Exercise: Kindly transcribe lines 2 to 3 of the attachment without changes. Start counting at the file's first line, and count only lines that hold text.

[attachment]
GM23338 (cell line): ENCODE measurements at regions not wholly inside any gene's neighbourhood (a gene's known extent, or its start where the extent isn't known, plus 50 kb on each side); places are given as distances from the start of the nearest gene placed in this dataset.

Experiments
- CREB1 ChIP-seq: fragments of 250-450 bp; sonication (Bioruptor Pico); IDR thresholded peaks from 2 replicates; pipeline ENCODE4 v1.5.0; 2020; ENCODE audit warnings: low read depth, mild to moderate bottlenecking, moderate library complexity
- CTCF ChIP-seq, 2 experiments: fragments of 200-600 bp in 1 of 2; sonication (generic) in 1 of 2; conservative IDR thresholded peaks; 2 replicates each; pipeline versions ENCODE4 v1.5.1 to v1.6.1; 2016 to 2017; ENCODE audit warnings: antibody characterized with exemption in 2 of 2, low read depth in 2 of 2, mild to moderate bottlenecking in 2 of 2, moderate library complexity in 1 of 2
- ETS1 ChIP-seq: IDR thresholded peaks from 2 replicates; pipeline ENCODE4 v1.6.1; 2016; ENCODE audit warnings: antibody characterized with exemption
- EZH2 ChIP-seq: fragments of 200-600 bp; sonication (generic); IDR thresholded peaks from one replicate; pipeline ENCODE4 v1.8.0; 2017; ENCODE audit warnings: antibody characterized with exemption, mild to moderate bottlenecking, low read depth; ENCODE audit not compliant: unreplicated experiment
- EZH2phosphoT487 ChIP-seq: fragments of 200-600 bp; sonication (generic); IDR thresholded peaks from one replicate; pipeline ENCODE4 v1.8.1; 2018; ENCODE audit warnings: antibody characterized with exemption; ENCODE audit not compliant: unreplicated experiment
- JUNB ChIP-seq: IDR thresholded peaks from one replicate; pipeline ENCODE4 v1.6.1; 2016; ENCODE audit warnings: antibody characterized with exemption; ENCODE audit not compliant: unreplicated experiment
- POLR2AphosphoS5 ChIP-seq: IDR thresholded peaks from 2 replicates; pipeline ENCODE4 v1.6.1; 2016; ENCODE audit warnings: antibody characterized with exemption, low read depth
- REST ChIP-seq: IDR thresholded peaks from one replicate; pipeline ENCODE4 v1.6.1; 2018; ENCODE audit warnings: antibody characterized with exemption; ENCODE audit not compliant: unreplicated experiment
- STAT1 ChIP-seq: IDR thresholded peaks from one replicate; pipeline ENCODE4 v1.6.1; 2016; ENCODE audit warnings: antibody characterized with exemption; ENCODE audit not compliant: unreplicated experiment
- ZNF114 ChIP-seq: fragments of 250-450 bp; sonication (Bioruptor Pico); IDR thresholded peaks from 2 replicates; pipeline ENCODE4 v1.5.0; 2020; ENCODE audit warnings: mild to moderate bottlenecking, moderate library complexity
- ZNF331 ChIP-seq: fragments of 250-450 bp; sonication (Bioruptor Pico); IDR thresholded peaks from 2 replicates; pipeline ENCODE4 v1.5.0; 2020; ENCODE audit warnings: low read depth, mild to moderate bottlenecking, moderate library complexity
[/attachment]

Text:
Experiments
- CREB1 ChIP-seq: fragments of 250-450 bp; sonication (Bioruptor Pico); IDR thresholded peaks from 2 replicates; pipeline ENCODE4 v1.5.0; 2020; ENCODE audit warnings: low read depth, mild to moderate bottlenecking, moderate library complexity